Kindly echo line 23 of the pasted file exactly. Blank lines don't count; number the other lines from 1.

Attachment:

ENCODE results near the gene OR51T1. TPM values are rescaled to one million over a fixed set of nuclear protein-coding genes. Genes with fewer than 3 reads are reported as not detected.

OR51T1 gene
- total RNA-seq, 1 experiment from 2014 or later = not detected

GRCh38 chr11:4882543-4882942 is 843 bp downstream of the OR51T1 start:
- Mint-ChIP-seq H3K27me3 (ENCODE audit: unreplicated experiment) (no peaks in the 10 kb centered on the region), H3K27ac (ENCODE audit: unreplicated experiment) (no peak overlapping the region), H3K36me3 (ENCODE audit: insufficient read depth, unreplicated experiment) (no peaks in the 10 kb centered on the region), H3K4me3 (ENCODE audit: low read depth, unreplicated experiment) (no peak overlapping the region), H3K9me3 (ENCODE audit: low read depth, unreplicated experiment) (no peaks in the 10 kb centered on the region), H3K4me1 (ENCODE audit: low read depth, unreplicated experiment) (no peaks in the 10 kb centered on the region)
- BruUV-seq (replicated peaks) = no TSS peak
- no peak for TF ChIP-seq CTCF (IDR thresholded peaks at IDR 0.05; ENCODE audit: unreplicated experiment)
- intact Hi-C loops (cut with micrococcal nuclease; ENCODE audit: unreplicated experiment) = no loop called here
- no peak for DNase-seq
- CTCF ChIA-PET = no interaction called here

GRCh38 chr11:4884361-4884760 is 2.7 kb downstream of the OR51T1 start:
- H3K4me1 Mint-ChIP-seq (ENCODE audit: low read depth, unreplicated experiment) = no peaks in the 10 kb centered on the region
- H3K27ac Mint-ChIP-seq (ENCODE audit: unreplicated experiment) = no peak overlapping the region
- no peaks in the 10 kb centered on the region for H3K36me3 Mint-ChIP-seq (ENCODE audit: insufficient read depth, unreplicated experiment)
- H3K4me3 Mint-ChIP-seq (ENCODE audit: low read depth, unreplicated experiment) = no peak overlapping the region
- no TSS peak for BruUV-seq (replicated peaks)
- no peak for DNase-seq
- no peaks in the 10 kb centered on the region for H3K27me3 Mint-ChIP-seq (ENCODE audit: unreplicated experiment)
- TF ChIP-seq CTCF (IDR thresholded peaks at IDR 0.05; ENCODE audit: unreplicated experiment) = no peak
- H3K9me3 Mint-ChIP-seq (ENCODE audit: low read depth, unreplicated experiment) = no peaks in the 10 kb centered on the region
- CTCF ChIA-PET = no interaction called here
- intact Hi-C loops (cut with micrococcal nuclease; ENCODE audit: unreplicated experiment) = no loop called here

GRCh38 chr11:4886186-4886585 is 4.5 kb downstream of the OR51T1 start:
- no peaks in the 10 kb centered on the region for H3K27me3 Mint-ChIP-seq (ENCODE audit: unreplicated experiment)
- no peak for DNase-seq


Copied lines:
GRCh38 chr11:4886186-4886585 is 4.5 kb downstream of the OR51T1 start: